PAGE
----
Making its way around the Internet late last week was speculation of the official name for Intel’s future processor microarchitecture, currently codenamed Nehalem.
Nahalem is expected to be initially manufactured with a 45nm process and be available with two, four, or eight cores, for up to 731 million transistors in the quad core variant. A very exciting aspect of the new architecture is the new integrated memory controller, called the Intel QuickPath Interconnect, with DDR3 SDRAM support, which will eliminate the bottleneck that was the front side bus and which had been haunting Intel for years. This should result in a substantial performance increase despite Intel’s competition, AMD, having been using an integrated memory controller in their processors for years.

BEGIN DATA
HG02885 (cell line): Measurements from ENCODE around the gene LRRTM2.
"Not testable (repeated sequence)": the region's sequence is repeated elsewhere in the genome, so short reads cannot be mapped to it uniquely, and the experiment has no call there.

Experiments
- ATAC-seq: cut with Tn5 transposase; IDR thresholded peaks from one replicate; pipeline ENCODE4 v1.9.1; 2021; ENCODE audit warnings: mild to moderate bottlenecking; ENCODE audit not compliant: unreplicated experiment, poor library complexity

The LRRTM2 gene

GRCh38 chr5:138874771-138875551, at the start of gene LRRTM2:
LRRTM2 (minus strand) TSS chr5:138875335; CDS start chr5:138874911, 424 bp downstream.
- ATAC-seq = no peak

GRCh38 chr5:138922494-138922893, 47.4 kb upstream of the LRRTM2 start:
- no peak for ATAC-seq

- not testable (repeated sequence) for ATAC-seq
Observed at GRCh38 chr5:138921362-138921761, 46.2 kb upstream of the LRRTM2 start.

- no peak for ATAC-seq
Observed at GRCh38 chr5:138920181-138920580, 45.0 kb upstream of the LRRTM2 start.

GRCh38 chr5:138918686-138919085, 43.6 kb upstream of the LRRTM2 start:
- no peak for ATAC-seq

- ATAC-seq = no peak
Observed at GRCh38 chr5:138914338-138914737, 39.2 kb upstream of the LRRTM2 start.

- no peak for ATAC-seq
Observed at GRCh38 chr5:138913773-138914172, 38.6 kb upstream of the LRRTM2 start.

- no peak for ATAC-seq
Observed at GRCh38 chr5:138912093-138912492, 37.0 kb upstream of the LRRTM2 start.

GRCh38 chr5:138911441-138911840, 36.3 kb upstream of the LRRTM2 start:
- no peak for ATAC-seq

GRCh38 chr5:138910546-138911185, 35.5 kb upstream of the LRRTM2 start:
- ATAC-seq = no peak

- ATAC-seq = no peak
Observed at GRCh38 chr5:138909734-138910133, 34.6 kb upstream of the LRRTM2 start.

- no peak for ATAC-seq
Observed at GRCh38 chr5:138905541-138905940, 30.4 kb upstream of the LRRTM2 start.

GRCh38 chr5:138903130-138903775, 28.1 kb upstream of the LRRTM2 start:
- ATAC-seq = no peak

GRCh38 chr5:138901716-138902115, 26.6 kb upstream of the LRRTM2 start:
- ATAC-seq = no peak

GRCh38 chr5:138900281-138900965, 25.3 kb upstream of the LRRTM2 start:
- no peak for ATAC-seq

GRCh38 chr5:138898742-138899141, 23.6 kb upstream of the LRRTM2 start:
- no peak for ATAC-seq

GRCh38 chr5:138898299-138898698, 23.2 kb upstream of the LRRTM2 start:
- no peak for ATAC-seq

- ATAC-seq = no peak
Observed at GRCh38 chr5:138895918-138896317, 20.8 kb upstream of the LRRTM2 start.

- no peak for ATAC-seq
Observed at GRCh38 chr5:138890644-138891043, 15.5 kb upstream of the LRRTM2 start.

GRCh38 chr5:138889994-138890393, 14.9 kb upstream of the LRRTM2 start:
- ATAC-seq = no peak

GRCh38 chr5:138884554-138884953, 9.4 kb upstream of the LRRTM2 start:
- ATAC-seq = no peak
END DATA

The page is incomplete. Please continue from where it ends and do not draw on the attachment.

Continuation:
Another feature of Nahalem will be the re-introduction of Hyper-Threading technology, which was used previously in the Pentium 4 series of processors. Hyper-Threading allows a single core to run an adjacent virtual core, allowing for two threads per actual core, making for potential performance gains. With all the added performance of the upcoming Nahalem processors, power usage is not expected to rise much, providing for greater performance-per-watt efficiency.
Nehalem will come in variants for desktops, servers, and notebooks. The upcoming home desktop variant is codenamed Bloomfield and will use the new LGA1366 socket, making it incompatible with all previous generation motherboards.